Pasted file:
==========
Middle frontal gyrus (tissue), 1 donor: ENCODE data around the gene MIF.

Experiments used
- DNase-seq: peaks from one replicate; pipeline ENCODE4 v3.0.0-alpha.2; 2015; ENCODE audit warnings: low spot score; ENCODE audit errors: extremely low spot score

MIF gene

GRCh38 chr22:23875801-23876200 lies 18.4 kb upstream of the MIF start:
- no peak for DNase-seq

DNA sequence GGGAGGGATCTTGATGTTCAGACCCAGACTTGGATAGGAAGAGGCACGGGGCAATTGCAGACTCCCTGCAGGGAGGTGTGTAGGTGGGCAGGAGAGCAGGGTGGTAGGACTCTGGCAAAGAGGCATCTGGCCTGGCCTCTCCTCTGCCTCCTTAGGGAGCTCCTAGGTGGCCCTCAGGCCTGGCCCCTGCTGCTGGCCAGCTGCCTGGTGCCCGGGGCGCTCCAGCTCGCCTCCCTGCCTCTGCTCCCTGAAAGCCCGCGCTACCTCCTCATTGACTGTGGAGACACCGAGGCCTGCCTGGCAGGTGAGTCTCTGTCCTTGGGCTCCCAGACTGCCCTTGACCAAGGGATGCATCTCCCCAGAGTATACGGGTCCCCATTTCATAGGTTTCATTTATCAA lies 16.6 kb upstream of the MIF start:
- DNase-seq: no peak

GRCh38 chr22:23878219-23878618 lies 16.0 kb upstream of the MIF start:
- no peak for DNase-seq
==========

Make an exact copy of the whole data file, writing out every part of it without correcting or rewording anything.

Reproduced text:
Middle frontal gyrus (tissue), 1 donor: ENCODE data around the gene MIF.

Experiments used
- DNase-seq: peaks from one replicate; pipeline ENCODE4 v3.0.0-alpha.2; 2015; ENCODE audit warnings: low spot score; ENCODE audit errors: extremely low spot score

MIF gene

GRCh38 chr22:23875801-23876200 lies 18.4 kb upstream of the MIF start:
- no peak for DNase-seq

DNA sequence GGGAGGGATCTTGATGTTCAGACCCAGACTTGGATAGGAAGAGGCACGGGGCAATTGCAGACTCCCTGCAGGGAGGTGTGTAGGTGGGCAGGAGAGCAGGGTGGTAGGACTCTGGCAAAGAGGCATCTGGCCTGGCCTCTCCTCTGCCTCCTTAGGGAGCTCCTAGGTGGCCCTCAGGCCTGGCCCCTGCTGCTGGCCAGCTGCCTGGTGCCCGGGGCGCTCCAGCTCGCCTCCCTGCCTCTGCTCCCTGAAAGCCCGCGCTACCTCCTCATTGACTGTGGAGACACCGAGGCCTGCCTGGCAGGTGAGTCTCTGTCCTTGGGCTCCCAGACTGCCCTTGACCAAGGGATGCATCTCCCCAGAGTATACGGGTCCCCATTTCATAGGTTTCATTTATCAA lies 16.6 kb upstream of the MIF start:
- DNase-seq: no peak

GRCh38 chr22:23878219-23878618 lies 16.0 kb upstream of the MIF start:
- no peak for DNase-seq